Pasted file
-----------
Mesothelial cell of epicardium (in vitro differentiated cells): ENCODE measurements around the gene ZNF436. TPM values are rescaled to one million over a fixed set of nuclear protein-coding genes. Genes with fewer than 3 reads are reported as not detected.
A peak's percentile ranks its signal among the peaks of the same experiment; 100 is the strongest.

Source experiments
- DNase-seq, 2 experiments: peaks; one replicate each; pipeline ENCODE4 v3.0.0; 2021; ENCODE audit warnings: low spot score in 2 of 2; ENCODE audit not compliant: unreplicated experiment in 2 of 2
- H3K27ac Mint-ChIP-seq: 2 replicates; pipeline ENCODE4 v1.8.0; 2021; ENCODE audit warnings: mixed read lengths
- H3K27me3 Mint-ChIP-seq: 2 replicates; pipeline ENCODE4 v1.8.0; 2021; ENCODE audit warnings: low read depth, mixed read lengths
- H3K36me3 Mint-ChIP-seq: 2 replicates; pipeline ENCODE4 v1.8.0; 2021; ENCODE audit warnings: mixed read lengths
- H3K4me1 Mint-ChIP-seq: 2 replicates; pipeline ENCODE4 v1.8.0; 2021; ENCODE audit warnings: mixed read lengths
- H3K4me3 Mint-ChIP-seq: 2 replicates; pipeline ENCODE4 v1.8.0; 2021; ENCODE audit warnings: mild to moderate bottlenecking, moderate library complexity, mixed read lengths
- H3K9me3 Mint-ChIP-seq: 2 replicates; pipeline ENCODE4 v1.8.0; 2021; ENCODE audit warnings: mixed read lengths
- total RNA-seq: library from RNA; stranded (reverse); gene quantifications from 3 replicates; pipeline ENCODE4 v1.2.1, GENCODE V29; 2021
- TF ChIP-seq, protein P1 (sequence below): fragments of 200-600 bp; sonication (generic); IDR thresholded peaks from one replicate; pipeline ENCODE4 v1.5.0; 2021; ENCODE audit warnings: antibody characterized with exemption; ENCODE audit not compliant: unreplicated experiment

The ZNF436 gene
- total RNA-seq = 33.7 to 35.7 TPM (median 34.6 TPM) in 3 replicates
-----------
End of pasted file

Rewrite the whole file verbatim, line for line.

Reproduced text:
Mesothelial cell of epicardium (in vitro differentiated cells): ENCODE measurements around the gene ZNF436. TPM values are rescaled to one million over a fixed set of nuclear protein-coding genes. Genes with fewer than 3 reads are reported as not detected.
A peak's percentile ranks its signal among the peaks of the same experiment; 100 is the strongest.

Source experiments
- DNase-seq, 2 experiments: peaks; one replicate each; pipeline ENCODE4 v3.0.0; 2021; ENCODE audit warnings: low spot score in 2 of 2; ENCODE audit not compliant: unreplicated experiment in 2 of 2
- H3K27ac Mint-ChIP-seq: 2 replicates; pipeline ENCODE4 v1.8.0; 2021; ENCODE audit warnings: mixed read lengths
- H3K27me3 Mint-ChIP-seq: 2 replicates; pipeline ENCODE4 v1.8.0; 2021; ENCODE audit warnings: low read depth, mixed read lengths
- H3K36me3 Mint-ChIP-seq: 2 replicates; pipeline ENCODE4 v1.8.0; 2021; ENCODE audit warnings: mixed read lengths
- H3K4me1 Mint-ChIP-seq: 2 replicates; pipeline ENCODE4 v1.8.0; 2021; ENCODE audit warnings: mixed read lengths
- H3K4me3 Mint-ChIP-seq: 2 replicates; pipeline ENCODE4 v1.8.0; 2021; ENCODE audit warnings: mild to moderate bottlenecking, moderate library complexity, mixed read lengths
- H3K9me3 Mint-ChIP-seq: 2 replicates; pipeline ENCODE4 v1.8.0; 2021; ENCODE audit warnings: mixed read lengths
- total RNA-seq: library from RNA; stranded (reverse); gene quantifications from 3 replicates; pipeline ENCODE4 v1.2.1, GENCODE V29; 2021
- TF ChIP-seq, protein P1 (sequence below): fragments of 200-600 bp; sonication (generic); IDR thresholded peaks from one replicate; pipeline ENCODE4 v1.5.0; 2021; ENCODE audit warnings: antibody characterized with exemption; ENCODE audit not compliant: unreplicated experiment

The ZNF436 gene
- total RNA-seq = 33.7 to 35.7 TPM (median 34.6 TPM) in 3 replicates